You are not alone and it does get better.
Two moms are here to tell you how it’s been for us.
The awesome Kelly Pietrangeli from My Project Me weighs in with her perspective as a mom of two boys:
I always knew I’d have a boy and a girl. I have one brother. My husband has one sister. Pregnant with my first baby I knew it was a boy before I even had my scan. Pregnant the second time I was sure it was a girl. At my scan they said it was a girl. I called my mom, we told everyone. During my pregnancy I have sciatic back pain and when to see an osteopath. After my treatment he asked me if I’d like to know if it was a boy or a girl. He explained that he could hold a disc over my bump and if it span in a certain direction he could know which sex it was. Sure I said. He did it and then said confidently that it was a boy. I told him at that point that I’d already had a scan and knew it was a girl. He was visibly shocked and said he’d never been wrong. Ever. It made me wonder…
So at my next scan I asked again.. And they said it was a boy! I was so shocked! I felt terrible that instead of just feeling grateful for a healthy baby, I was actually gutted. I cried for two days.
I was crying to my midwife during a check up and she told me I was grieving for the daughter I thought I was having.
I kept thinking about all of the things I’d saved for my daughter: my favourite doll, my favourite little house on the prairie books, my barbie collection, my sweet 16 pendant, my cheerleading uniform and Pom poms.
I never wanted more than two children so I didn’t have that consolation that I could just try again.
And then, I don’t know. I just kind of pulled myself together. I told myself that there was no point in arguing with reality. I just decided to shift gears in my thinking and feel grateful (other people find out worse things during their scans and I just felt so grateful that my baby was healthy). From that day onwards I was absolutely ok about it! I’m not sure how I was able to snap out of it like that on my own, but I am a total believer in mind over matter. Our thoughts create our reality. I’m blessed. I’m immensely grateful.
I now have two gorgeous nieces and I’m going to get my treasured childhood things and give them to them.
I 100% love both of my boys equally. As I type this they are having a wrestling match on my bed and laughing their heads off! They are super great friends. They are teen and tween now and I hear from my friends with teen daughters what they’re going through. I was a nightmare myself!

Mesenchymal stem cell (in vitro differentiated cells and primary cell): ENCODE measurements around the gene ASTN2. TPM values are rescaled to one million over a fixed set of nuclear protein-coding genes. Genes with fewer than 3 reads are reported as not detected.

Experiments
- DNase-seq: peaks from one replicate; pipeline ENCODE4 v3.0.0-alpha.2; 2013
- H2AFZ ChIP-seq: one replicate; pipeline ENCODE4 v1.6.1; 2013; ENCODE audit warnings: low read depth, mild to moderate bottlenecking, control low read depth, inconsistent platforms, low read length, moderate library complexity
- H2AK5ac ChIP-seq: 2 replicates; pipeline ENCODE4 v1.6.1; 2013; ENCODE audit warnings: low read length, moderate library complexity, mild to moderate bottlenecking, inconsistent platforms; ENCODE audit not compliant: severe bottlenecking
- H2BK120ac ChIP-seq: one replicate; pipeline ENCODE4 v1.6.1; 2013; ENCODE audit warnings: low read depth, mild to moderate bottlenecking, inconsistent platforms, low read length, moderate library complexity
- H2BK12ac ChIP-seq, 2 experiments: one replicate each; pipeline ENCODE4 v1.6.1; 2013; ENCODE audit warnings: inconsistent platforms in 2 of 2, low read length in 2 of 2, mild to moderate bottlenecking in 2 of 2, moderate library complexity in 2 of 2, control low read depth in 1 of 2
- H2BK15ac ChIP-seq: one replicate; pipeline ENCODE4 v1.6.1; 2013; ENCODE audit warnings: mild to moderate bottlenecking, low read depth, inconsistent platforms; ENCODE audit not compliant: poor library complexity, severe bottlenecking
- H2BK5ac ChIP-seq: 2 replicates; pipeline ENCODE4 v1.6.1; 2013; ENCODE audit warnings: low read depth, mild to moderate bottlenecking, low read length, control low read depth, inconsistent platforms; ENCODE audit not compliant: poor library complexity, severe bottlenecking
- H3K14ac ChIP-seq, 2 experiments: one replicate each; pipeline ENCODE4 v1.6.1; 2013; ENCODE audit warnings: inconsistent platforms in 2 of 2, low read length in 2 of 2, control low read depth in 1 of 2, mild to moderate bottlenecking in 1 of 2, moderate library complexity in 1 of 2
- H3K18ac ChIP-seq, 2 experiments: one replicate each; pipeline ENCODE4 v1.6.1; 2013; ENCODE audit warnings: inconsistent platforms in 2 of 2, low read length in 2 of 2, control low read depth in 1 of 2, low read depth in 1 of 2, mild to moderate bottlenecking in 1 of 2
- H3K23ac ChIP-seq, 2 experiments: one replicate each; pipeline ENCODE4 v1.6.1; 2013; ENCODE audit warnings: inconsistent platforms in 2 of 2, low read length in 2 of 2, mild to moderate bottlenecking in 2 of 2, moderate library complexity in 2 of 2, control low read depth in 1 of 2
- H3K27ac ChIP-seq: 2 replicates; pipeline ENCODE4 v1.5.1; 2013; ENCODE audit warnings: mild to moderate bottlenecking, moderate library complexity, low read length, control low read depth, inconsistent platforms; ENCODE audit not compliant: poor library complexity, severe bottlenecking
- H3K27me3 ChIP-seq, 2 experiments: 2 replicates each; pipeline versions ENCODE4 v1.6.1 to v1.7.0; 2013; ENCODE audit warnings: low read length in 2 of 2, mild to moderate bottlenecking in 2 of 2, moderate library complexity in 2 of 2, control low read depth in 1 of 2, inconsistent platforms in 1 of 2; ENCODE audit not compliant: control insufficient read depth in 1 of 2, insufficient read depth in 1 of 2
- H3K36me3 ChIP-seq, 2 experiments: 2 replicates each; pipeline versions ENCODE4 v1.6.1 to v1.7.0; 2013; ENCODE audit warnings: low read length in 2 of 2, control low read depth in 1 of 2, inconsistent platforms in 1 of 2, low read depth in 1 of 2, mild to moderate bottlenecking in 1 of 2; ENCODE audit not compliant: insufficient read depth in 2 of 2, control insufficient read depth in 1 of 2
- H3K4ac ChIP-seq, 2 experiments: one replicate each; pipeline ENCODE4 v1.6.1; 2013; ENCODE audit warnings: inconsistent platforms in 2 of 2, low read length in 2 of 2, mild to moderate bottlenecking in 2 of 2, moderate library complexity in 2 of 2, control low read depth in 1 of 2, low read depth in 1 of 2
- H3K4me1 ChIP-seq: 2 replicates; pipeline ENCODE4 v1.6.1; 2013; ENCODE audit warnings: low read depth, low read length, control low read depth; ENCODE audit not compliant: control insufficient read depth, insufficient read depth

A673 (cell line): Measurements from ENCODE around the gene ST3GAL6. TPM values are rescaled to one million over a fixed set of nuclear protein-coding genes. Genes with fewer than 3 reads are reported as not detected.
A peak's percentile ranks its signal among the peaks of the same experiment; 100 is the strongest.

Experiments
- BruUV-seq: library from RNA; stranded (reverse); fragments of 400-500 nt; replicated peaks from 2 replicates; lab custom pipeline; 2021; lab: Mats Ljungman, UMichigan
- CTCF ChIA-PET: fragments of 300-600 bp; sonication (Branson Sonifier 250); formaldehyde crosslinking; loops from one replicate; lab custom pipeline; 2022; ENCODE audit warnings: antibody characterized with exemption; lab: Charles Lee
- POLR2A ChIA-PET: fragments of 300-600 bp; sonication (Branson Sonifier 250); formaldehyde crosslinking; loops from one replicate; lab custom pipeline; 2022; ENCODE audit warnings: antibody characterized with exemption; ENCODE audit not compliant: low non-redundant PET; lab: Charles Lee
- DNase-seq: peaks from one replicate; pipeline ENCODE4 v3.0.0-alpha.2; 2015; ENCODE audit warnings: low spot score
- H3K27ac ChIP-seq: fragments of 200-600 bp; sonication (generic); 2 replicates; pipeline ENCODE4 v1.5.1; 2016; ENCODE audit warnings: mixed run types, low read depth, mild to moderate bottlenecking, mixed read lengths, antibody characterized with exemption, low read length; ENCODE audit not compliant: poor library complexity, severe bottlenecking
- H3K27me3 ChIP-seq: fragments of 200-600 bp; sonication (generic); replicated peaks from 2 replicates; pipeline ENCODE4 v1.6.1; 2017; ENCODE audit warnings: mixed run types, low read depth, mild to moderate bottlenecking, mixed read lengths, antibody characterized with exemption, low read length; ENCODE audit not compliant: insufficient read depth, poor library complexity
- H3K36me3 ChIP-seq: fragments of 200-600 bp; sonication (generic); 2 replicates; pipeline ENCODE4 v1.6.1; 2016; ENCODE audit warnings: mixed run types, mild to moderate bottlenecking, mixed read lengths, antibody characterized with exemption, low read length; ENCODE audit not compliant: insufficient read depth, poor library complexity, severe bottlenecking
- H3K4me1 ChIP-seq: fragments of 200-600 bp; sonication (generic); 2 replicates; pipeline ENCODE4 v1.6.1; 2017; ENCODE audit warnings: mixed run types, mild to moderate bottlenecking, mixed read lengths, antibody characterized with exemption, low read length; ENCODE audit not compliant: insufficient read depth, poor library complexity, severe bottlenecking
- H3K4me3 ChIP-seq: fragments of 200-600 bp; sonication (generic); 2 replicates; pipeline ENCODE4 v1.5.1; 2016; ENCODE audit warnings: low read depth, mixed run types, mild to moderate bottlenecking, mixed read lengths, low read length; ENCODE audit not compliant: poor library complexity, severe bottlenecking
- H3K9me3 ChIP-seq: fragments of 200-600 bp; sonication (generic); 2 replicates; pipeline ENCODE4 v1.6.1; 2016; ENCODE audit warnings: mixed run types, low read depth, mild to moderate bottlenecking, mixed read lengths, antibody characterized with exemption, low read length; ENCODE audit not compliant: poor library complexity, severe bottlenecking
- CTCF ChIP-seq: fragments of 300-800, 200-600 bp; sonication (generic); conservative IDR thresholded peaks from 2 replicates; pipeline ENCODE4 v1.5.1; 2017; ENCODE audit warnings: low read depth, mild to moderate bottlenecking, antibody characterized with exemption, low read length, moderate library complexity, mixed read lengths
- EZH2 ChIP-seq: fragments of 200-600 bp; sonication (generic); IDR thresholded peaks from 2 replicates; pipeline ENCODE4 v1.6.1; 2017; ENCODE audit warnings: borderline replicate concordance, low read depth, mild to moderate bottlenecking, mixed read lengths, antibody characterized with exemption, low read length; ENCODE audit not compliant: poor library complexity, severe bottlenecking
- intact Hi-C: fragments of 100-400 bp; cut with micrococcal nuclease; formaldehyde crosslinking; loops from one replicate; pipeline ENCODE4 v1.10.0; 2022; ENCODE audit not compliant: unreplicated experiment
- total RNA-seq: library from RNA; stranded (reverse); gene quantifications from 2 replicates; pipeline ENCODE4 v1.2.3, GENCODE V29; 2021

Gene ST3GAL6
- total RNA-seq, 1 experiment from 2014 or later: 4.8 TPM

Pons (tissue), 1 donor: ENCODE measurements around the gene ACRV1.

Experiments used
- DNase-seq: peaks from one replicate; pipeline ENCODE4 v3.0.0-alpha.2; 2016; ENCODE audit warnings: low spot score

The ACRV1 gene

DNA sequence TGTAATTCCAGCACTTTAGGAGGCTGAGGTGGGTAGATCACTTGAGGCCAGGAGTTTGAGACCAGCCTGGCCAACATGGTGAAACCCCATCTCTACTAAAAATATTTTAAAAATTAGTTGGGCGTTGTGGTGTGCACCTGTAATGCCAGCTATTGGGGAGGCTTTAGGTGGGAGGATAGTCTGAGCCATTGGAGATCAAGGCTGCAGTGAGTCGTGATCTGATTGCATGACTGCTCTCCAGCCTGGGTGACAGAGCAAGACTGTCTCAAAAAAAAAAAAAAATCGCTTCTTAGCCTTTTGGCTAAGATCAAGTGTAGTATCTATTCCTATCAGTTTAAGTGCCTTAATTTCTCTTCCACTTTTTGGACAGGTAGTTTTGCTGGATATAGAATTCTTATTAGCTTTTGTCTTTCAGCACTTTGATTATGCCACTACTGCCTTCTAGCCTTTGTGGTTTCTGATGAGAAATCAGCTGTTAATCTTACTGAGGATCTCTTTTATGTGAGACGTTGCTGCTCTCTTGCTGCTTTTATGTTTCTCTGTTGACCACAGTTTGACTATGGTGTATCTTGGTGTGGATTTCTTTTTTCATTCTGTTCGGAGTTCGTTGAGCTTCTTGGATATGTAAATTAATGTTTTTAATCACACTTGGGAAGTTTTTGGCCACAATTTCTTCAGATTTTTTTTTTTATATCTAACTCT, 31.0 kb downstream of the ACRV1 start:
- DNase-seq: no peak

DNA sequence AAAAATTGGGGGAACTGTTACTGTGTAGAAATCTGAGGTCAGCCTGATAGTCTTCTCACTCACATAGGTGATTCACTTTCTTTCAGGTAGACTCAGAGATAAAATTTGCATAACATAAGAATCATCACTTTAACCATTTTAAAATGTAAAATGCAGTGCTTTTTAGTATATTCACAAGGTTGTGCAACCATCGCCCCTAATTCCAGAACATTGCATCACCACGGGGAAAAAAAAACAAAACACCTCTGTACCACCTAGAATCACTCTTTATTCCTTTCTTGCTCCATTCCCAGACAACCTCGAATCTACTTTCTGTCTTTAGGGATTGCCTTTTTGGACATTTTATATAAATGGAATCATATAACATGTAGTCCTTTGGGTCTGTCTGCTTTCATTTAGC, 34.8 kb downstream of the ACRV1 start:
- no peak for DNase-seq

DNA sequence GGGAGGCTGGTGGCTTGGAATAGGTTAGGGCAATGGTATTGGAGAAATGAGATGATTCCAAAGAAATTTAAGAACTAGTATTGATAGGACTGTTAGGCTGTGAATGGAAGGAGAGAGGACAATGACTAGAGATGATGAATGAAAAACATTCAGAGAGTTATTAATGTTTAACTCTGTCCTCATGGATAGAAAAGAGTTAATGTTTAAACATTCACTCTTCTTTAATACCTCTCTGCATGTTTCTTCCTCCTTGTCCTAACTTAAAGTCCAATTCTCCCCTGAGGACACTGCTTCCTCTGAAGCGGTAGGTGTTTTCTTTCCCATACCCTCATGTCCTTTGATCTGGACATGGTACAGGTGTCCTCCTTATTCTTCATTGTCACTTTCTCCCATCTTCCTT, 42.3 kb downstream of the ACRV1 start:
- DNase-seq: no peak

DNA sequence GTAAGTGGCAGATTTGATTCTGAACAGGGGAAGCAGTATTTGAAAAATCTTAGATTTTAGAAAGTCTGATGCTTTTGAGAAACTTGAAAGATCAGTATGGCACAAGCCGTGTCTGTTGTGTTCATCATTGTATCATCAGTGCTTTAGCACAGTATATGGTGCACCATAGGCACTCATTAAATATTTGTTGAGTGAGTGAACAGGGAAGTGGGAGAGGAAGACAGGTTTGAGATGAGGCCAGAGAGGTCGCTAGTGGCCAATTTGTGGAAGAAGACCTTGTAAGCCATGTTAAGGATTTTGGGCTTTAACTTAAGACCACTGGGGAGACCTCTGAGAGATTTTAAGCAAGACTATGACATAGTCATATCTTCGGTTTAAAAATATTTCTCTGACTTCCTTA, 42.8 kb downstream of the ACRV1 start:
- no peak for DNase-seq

And I know a family who have 5 boys and still don’t have a girl, so I’m happy I didn’t feel that strongly about it – ha ha!
I really think anyone struggling to accept reality are setting themselves up for a needlessly rough ride. We are parents to the children we are gifted with and just need to love them unconditionally.
And Deb Blum, the founder of the Thriving Family Academy shares her experience:
I have 2 boys – two freakin’ amazing awesome boys. I have pretty much no sadness about never having a daughter anymore.
But 10 years ago that wasn’t the case. I was sad. I was disappointed. I did’t feel sad when I found out my new little peanuts were boys, but that is only because I held onto hope that I would have another baby and perhaps that one would be a girl. I am grateful that I was super excited for both kids and never wanted THEM to be a girl. But I was super sad when I couldn’t convince my husband to try again. I was soo sad. I wanted another and I wanted a girl. I also resented my husband for not wanting to try again. I suspect I might have felt similar to how you feel or felt.
Fast forward to now – I have 10 and 12 year old boys.
OMG it’s the best. I wouldn’t want it any other way.
Okay, so to be completely honest, when I think into the future, I suppose there are moments when I’m sad not to have the daughter who I will have such a close relationship with (perhaps), or that will live close by (probably not), and who will care about me as I get older (who knows?). I imagine that there is a chance that my boys will be closer to “the wife’s” family and that’s a bummer too. But the truth is, I can only be the best mom and create the best connection with them that I can and the rest will sort itself out. One thing I have learned is that no matter what my fantasies or fears are about the future, I have very little control over other people. So, even if I had a daughter, it’s quite likely my fantasy of what it would have been like, would never come to fruition…I’m guessing she would be interested in creating her own life, not the one I want for her ;).
So, why do I think having only one gender, and especially two boys is the best? (and yes, of course it’s a rationalization and I would LOVE whoever I had!):
- They hang together and have overlapping interests
- We can do more things as a family and not have to divide and conquer (e.g. one goes to dance and the other goes to swim lessons) – we still do divide and conquer, just seemingly less than mixed gender families (including my family of origin)
- My pre-teen boys still adore me and cuddle me (not so much for my friends with girls)
- Their needs are simpler (food, homework help, sports equipment, driving around) so I have a little more freedom – we just don’t have as much drama and heightened emotions (some-yes, but not like what I am seeing with the girls of the same age)